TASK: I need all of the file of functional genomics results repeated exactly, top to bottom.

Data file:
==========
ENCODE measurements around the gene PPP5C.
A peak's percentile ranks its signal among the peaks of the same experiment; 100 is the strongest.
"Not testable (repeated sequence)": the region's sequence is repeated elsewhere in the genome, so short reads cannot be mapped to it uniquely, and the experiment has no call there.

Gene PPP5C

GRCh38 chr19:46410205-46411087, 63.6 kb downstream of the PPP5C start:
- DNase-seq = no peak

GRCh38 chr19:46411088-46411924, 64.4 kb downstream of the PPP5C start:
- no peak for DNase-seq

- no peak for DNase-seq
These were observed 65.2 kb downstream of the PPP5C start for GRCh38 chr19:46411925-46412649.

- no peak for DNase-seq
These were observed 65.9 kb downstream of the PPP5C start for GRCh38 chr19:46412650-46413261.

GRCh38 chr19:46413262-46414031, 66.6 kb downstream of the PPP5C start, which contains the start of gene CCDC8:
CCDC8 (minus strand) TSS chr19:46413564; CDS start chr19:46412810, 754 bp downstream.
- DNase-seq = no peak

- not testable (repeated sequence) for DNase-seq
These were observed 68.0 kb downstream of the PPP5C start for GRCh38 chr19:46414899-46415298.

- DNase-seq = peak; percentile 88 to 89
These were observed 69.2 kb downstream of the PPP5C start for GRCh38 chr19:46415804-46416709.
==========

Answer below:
ENCODE measurements around the gene PPP5C.
A peak's percentile ranks its signal among the peaks of the same experiment; 100 is the strongest.
"Not testable (repeated sequence)": the region's sequence is repeated elsewhere in the genome, so short reads cannot be mapped to it uniquely, and the experiment has no call there.

Gene PPP5C

GRCh38 chr19:46410205-46411087, 63.6 kb downstream of the PPP5C start:
- DNase-seq = no peak

GRCh38 chr19:46411088-46411924, 64.4 kb downstream of the PPP5C start:
- no peak for DNase-seq

- no peak for DNase-seq
These were observed 65.2 kb downstream of the PPP5C start for GRCh38 chr19:46411925-46412649.

- no peak for DNase-seq
These were observed 65.9 kb downstream of the PPP5C start for GRCh38 chr19:46412650-46413261.

GRCh38 chr19:46413262-46414031, 66.6 kb downstream of the PPP5C start, which contains the start of gene CCDC8:
CCDC8 (minus strand) TSS chr19:46413564; CDS start chr19:46412810, 754 bp downstream.
- DNase-seq = no peak

- not testable (repeated sequence) for DNase-seq
These were observed 68.0 kb downstream of the PPP5C start for GRCh38 chr19:46414899-46415298.

- DNase-seq = peak; percentile 88 to 89
These were observed 69.2 kb downstream of the PPP5C start for GRCh38 chr19:46415804-46416709.